Daily Archives

November 19, 2018

#StreamingScene by Lawrence Garcia Film

The Ballad of Buster Scruggs | Joel & Ethan Coen

November 19, 2018
balladbuster

Composed of six dime-store tales from the frontier — complete with color plates! — and boasting an appropriately storybook feel (courtesy of cinematographer Bruno Delbonnel, who helms this first foray into digital), The Ballad of Buster Scruggs articulates, with ruthless efficiency, Joel and Ethan Coen’s bleak, sobering worldview. The result is “downright Archimedean,” to borrow from Buster Scruggs himself (Tim Blake Nelson), a preternaturally jolly psycho-killer who wreaks gleeful havoc all over the film’s first episode.…

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#StreamingScene by Matthew Lucas Film

Cam | Daniel Goldhaber

November 19, 2018
Cam

A suspicious charge on a credit card, a call from the bank — few among us haven’t experienced this. Mostly the notifications cause minor inconvenience, but that isn’t always the case. Set in the world of “cam-girls” — women who perform sexual acts in online chat rooms for money — Daniel Goldhaber’s feature debut, Cam, derives its horror from the all-too-real idea of a total identity theft, enacted through means of the digital world.…

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#StreamingScene by Zach Lewis Film

Zama | Lucrecia Martel

November 19, 2018
Zama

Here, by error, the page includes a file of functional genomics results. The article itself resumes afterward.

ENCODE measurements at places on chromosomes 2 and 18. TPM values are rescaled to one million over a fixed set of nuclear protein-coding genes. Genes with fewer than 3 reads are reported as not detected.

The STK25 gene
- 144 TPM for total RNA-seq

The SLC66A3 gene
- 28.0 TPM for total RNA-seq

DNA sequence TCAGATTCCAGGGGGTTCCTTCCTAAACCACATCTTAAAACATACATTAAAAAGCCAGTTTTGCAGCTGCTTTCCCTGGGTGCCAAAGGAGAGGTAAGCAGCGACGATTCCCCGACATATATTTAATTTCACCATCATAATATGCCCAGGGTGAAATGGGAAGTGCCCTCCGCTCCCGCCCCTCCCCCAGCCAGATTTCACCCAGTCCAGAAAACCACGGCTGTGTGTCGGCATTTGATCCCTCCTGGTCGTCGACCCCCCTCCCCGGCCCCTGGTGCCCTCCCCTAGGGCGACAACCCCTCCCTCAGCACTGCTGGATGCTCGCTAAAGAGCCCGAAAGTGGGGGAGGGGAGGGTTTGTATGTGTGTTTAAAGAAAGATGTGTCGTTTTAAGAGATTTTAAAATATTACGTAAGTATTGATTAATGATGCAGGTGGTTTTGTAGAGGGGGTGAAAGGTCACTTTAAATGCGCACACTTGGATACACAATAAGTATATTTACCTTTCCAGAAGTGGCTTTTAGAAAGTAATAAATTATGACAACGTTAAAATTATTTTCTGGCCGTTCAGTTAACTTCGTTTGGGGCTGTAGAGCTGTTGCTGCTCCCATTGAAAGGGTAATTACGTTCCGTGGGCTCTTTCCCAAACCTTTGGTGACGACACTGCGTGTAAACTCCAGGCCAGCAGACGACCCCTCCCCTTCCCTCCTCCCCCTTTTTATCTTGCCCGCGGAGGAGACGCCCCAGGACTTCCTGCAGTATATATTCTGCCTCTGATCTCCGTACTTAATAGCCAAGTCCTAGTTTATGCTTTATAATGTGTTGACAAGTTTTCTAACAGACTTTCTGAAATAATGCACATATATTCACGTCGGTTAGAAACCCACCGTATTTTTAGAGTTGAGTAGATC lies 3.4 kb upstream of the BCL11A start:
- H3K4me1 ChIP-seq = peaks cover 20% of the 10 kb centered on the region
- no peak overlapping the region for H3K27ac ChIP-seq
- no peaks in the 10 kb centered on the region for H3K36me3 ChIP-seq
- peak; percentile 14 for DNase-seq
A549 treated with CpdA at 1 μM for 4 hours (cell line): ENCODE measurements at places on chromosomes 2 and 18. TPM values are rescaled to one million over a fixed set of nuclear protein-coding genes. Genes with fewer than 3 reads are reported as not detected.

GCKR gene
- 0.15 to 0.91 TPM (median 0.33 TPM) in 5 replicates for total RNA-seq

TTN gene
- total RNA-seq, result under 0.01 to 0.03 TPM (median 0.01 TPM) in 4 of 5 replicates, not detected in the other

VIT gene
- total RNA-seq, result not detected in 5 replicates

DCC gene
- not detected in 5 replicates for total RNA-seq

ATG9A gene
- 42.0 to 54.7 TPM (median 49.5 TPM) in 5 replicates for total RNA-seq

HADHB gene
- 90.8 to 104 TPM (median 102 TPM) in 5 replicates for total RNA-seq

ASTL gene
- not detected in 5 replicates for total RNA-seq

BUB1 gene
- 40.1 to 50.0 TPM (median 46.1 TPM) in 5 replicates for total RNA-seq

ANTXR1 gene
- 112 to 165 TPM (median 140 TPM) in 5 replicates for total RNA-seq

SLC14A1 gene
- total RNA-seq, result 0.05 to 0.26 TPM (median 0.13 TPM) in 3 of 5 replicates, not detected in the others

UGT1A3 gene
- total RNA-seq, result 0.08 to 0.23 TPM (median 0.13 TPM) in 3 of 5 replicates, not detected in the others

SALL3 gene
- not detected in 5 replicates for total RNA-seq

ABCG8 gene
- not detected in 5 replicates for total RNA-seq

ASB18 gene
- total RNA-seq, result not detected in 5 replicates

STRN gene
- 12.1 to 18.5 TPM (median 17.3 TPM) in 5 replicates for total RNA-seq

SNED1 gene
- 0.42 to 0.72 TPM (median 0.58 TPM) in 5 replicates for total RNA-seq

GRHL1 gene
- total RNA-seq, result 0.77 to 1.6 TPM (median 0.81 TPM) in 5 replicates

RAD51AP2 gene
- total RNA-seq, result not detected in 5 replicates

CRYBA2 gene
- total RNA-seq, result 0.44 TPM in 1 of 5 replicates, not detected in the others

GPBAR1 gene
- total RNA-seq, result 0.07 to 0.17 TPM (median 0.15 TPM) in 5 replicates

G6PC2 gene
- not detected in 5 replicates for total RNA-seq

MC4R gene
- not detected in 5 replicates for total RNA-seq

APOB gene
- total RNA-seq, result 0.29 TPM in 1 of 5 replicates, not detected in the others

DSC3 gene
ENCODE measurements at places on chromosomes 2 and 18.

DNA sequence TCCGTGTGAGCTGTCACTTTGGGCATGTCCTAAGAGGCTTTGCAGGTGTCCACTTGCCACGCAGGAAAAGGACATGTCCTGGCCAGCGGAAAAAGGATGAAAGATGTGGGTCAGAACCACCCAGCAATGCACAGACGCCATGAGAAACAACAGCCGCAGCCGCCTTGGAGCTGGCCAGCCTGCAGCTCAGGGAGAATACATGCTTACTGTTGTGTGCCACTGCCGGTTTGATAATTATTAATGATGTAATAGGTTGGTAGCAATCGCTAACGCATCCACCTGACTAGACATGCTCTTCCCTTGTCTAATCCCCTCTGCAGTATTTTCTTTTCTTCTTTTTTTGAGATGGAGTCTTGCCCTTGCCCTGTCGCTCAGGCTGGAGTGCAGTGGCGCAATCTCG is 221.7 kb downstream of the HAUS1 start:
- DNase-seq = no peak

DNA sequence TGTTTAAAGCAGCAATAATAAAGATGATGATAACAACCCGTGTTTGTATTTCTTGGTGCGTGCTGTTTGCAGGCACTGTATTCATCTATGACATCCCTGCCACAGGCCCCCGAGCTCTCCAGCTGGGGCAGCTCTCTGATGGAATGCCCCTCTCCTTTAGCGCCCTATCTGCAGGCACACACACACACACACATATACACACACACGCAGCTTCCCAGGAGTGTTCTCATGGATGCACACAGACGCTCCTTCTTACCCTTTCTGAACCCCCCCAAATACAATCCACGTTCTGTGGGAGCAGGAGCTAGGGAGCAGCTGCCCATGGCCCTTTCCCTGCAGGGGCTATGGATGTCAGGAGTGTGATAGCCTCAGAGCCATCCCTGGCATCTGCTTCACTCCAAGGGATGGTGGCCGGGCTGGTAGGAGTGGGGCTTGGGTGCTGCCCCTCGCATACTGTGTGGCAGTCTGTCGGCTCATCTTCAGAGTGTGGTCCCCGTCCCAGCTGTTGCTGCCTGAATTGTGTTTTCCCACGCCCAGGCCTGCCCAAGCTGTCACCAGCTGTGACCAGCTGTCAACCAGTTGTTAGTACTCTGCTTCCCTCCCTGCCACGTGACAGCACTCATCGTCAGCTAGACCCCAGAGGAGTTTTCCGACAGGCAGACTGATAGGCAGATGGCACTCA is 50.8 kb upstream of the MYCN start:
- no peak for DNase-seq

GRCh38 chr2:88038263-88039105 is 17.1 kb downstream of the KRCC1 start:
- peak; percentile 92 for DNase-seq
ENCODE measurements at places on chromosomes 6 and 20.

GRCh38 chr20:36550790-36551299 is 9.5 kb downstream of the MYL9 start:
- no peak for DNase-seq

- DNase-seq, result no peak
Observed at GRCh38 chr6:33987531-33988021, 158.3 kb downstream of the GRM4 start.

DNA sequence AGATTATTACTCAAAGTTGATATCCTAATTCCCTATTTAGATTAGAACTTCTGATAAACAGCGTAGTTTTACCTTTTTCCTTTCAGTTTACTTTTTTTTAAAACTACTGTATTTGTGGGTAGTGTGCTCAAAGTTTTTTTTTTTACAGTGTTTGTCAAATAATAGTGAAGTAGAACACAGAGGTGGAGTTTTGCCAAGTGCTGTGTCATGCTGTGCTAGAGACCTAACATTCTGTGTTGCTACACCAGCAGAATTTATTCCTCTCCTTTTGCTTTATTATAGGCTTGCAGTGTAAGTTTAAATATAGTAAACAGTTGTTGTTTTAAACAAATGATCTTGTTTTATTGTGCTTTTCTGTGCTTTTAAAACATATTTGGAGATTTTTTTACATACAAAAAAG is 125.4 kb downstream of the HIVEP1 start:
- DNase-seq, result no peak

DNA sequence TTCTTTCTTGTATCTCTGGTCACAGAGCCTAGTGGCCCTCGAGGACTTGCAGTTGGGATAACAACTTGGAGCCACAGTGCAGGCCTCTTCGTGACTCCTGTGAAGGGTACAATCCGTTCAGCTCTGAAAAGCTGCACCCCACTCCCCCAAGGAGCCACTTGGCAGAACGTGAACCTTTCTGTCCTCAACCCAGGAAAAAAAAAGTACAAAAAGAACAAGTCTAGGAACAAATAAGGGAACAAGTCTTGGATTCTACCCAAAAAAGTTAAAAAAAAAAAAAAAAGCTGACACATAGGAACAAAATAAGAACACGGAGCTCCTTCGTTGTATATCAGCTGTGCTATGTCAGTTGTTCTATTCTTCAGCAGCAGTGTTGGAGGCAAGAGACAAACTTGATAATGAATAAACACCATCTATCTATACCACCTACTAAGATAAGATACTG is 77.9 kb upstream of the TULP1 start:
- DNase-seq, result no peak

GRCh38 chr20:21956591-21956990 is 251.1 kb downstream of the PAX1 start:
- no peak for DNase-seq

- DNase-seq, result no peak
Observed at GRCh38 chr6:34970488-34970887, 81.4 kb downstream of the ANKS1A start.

Antonio di Benedetto’s novel, Zama, is renowned for its simplicity, with most paragraphs a mere sentence in length; Lucrecia Martel’s film adaptation is full of detail. Where di Benedetto cuts descriptions short (even principal characters are dubbed “mulatto”), Martel fills every extended shot with sumptuous color and soundscapes. And where, at every point, di Benedetto skirts realism with blunt mystical phenomena, Martel builds surreality out of unexplained shifts in tone and volatile pacing.…

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#StreamingScene by Lawrence Garcia Film

The Wild Boys | Bertrand Mandico

November 19, 2018
The Wild Boys

The Wild Boys opens with a shimmering black-and-white title card, an homage to Kenneth Anger’s Fireworks, and voiceover that soon takes the viewer back to the violent origin of this delirious, gender-bending tale. Fueled by an impulse dubbed only “TREVOR” (which may stand in for hormonal adolescent fervor, violent masculine tendencies, or both), a group of five pubescent boys (all played by women) assault and murder their literature teacher in an orgiastic recreation of Macbeth.…

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